Ultimately, the Roberta Winter Institute envisions a vibrant and sustained movement of believers who are committed to the eradication of specific diseases through careful strategies, generous funding, fervent prayer, and deliberate action, in demonstration of God’s will and for God’s glory.

Toward These Ends

Though its founder passed away in 2009, the work of the Roberta Winter Institute continues with fresh conviction and vision. After Winter's death, a small group of his colleagues formed to keep his dream alive. In May 2010, I was given the unique privilege of leading the Roberta Winter Institute as its director. Since then––and thanks to the excellent help of my executive team—Barb Winter, Beth Snodderly and Daniel Durrance—we have pursued many different avenues, casting around, trying various ideas, seeing what fit and shutting down what didn’t, evaluating, studying and growing slowly. Among our more significant endeavors: 

  • The aforementioned 192-page book, The Ralph D. Winter Story. According to the William Carey Library Publishers, more copies of The Ralph D. Winter Story were sold or distributed in the first six months than any other book, save for their best seller, Perspectives on the World Christian Movement.
  • The 2013 Ralph D. Winter Lectureship. The keynote speaker was pastor and theologian Greg Boyd and the theme was the warfare worldview. 164 people attended the event and thousands more have viewed the videos online.
  • A 200-day blog experiment in which I published 46 blog entries. In that time over 1,200 people visited the RWI website and almost 9,000 pages were viewed.

But the real fruit of these activities has been the marvelous individuals that God has assembled around me to carry the Roberta Winter Institute forward, including a board of reference consisting of respected and prominent individuals in the Christian community who were willing to lend the credibility of their good name to the RWI. Thanks to the support of these individuals we have launched an array of new initiatives, including:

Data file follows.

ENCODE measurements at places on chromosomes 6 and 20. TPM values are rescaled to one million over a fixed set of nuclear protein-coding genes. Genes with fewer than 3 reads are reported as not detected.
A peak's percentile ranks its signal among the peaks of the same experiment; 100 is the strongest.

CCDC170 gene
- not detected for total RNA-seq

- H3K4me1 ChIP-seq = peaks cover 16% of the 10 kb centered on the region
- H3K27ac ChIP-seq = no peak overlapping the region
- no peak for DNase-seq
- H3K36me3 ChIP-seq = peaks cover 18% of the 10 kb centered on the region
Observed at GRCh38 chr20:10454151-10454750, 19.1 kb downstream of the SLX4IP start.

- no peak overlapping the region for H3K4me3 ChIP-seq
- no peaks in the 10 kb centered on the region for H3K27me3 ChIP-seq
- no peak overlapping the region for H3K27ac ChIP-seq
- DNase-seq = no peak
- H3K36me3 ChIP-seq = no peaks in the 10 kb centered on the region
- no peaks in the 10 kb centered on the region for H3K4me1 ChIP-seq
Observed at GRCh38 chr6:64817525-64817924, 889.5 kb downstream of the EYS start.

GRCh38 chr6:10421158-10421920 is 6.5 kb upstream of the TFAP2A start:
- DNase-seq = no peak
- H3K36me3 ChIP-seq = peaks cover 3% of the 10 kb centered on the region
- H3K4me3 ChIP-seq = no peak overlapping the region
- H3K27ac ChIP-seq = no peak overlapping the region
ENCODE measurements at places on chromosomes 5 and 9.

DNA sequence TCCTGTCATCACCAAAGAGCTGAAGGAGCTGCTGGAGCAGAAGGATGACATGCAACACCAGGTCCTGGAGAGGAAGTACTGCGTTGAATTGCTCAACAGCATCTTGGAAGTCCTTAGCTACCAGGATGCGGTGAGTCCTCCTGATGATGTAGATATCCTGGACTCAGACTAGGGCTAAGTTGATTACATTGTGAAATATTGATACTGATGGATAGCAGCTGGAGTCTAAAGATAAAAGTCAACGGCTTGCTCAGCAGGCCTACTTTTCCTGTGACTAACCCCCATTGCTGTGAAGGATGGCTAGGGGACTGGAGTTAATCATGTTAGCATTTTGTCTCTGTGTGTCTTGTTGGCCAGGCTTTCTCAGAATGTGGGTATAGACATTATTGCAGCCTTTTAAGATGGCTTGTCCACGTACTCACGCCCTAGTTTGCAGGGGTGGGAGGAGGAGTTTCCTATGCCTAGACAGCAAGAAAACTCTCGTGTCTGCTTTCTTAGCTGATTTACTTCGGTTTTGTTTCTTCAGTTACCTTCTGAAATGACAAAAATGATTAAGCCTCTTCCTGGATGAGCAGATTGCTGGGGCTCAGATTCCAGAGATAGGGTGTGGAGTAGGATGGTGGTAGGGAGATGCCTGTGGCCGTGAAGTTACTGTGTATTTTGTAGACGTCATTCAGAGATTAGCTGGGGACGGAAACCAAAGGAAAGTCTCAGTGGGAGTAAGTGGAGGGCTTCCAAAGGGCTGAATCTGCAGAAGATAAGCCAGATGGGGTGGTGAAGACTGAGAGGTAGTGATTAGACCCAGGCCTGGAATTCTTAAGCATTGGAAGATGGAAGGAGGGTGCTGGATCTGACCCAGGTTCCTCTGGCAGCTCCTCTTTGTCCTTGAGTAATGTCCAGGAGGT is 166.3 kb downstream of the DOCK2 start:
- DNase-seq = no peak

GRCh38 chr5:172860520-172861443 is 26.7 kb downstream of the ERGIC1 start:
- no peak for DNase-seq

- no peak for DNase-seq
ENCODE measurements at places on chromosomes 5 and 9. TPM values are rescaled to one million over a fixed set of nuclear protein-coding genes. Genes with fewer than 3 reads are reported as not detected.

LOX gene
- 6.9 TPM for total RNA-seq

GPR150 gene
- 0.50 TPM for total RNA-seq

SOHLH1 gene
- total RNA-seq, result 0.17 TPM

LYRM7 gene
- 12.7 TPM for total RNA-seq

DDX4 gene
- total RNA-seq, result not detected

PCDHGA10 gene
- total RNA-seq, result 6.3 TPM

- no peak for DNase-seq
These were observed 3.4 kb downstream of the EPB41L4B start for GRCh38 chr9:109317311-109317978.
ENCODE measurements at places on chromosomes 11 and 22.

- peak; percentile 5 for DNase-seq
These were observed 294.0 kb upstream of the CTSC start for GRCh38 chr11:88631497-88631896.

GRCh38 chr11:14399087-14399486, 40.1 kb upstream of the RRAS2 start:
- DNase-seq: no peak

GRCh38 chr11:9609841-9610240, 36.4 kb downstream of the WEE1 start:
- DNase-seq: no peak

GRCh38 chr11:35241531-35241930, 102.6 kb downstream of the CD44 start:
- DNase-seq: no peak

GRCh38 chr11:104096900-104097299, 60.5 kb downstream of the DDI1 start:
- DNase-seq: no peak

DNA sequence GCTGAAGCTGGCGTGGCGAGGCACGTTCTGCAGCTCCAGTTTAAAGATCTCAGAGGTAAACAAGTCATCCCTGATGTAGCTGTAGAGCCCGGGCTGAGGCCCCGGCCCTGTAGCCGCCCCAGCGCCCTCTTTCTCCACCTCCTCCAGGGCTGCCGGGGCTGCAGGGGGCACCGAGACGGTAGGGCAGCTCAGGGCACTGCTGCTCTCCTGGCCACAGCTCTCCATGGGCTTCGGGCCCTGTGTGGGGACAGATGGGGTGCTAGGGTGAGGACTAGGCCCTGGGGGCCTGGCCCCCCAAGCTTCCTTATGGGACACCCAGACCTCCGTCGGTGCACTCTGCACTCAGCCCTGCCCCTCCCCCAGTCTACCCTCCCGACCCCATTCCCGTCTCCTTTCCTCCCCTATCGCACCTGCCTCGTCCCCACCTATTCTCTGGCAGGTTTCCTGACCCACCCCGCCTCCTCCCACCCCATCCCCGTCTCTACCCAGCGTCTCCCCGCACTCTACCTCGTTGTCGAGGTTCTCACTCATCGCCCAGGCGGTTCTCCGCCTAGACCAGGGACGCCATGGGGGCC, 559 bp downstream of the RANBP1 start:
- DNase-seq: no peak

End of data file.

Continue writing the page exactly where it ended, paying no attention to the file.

• A popular-level book building on the work of two theologians and one geneticist that explores evil in nature in view of Satan’s active involvement in our world.
  • postgraduate-level scientific research institute focused on the study of the origins of disease.  

The True Character Of God

The Lord has very graciously provided both the people and a way forward. The future is bright. We in the Roberta Winter Institute see this as a crucial niche to fill, to be one of many catalysts in this mounting offensive counter-attack against the sources of evil. As Winter said:

“While we cannot predict or count on human success in quelling all evil or disease, at minimum there is a need for a clear and public alignment of human effort with God’s purposes to defeat all evil. This kind of alignment will more fully portray to an unbelieving world the true character of God."
~Ralph D. Winter


[1]    Kingdom Mission – One way to understand kingdom mission is to distinguish it from “Church Mission.” Church mission is “winning people into the Church wherever in the world, and thus extending the membership of the [global] church.” Kingdom Mission focuses on “the work of the church beyond itself, going beyond Church Mission to see that his will is done on earth outside the Church.” Here’s the point: “Church Mission is basic and essential but must not become merely a goal in itself. It must be seen also as a means of relentlessly pressing for God’s will to be done on earth, thus to declare his glory among all peoples.”

Taken from Ralph Winter’s article “Three Mission Eras and the Loss and Recovery of Kingdom Mission, 1800–2000

Title Photo Credit: Electron microscope image of smallpox virus (Poxvirus). Used in accordance with Creative Commons. Sourced via Flickr.